• Mendel’s Law of Segregation explains how genes are transmitted Mendel’s results reflect basic rules of probability Prob (gamete is Y) = ½ • Each member of a gene Prob (gamete is y) = ½ pair segregates from each Product rule for independent events other into the gametes, so occurring together that one-half of the gametes Prob (event 1 AND event 2) = carry one member of the Prob (event 1) x Prob (event 2) pair and the other one-half e.g. ½ x ½ =¼ of the gametes carry the Prob (progeny are YY) = ¼ other member of the pair Sum rule for independent, • The alleles unite at random, mutually exclusive events one from each parent, at Prob (event 1 OR event 2) = fertilisation Prob (event 1) + Prob (event 2) e.g. 1/4 + 1/4 =½ Prob (progeny are Yy ) =½ Prob (progeny are yellow) =¼+½ Further crosses confirm ratios predicted by the Law of Segregation A a A a A A Aa aA a a genotype 1 2 1 phenotype 3 1 Look at the phenotypic ratios in the progeny for Is there a better way to keep track of all the possible genotype combinations and these two different crosses. their proportions? Because dihybrid crosses will be more complicated than this! Dihybrid crosses reveal Mendel’s Law of Independent Assortment A a a Genes for pea colour (green or A yellow alleles) and pea shape (round or wrinkled alleles) assort A AA Aa independently. A a a Aa a a New combinations in F2 compared with P Genotypic ratio 1 AA: 2 Aa: 1 aa Phenotypic ratio 3 A_ : 1 aa A visual summary of the cross is provided by the Punnet Square.
  • The Law of AaBb Independent Assortment AB A b a B a b • During gamete formation the A B AABB AABb AaBB AaBb segregation of alleles at one locus is independent of the AaBb segregation of alleles of another A b AABb AAbb AaBb Aabb locus. • Results in predictable ratios of a B AaBB AaBb aaBB aaBb phenotypes in the F2 generation as shown by a Punnett square • Follows basic laws of probability a b AaBb Aabb aaBb aabb Phenotypic ratio: 9 A_B_: 3 A_bb: 3 aaB_: 1 aabb Mendel published in 1865 After Mendel So then what happened? • 1900 - 16 years after Mendel’s death - his work was “rediscovered” by three researchers: – Carl Correns – Hugo de Vries – Erich von Tschermak • Shortly thereafter, William Bateson and R.C. Punnett used Mendel’s work as the basis of investigations into why hybrid flowers were “unstable” - work that was Mendel’s work sat dormant Mendel’ commissioned by the Royal Horticultural Society and for 34 years - untested, which led to the coining of the words “genetical” and unconfirmed and unapplied… unapplied… “genetics” to Mendel’s frustration for 18 Mendel’ of those years Mendelian Genetics What do we now know about genes? How do we Genes are DNA sequences. reconcile the laws that DNA sequences are organised into chromosomes Mendel proposed with what we now 1 cm = 103 mm know about 106 μm genes? 109 nm http://www.gla.ac.uk/cancerpathology/ genemech/awest/research1.htm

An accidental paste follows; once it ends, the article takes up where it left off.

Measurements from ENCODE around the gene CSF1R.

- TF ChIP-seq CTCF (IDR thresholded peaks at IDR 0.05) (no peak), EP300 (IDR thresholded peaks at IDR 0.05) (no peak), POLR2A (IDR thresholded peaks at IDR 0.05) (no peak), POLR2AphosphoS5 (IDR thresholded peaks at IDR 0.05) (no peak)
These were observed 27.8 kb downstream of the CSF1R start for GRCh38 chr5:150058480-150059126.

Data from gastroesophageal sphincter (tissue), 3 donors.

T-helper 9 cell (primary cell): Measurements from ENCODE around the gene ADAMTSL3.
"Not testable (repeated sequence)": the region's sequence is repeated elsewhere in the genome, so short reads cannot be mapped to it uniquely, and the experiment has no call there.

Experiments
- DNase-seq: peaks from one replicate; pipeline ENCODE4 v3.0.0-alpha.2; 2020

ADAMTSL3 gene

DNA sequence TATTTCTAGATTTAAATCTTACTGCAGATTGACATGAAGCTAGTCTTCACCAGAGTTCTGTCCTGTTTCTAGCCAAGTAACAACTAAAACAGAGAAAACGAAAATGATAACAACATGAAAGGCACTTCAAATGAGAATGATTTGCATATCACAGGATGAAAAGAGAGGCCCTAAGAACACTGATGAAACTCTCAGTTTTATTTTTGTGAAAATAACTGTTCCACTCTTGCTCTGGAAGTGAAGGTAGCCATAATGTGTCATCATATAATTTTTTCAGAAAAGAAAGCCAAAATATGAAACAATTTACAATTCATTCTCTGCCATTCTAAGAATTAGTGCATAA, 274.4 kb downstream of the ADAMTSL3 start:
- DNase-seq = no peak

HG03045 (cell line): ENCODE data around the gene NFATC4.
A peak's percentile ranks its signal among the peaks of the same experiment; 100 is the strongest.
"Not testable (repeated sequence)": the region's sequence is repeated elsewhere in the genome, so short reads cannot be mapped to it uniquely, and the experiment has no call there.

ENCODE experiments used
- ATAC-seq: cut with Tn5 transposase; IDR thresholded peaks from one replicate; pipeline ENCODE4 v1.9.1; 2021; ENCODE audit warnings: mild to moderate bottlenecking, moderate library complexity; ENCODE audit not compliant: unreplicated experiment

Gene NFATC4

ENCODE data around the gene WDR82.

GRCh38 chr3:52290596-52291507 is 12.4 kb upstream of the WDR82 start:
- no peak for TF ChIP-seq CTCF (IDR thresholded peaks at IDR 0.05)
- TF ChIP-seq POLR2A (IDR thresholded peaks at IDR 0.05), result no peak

• For many species chromosomes come The chromosomal in pairs basis of heredity Chromosomes 1902 – chromosome theory of come in pairs inheritance proposed called homologues. based on microscopic One of each pair is observations of segregation of transmitted from homologous chromosome pairs each parent. during gamete formation chromosomes parallel the One pair of behaviour of Mendel’s units of chromosomes inheritance and so it was determines an inferred that they carried the individual’s sex. genetic material (genes) Meiosis Q. What was this lecture about ? Meiosis consists of one round of chromosome A. The basic Mendelian principles of replication and two rounds of nuclear division how phenotypes are inherited by the transmission of genes from parent to Meiosis produces gametes. offspring Next lecture Alleles of a gene, carried on Genetic polymorphism the homologous chromosomes, segregate during gamete formation.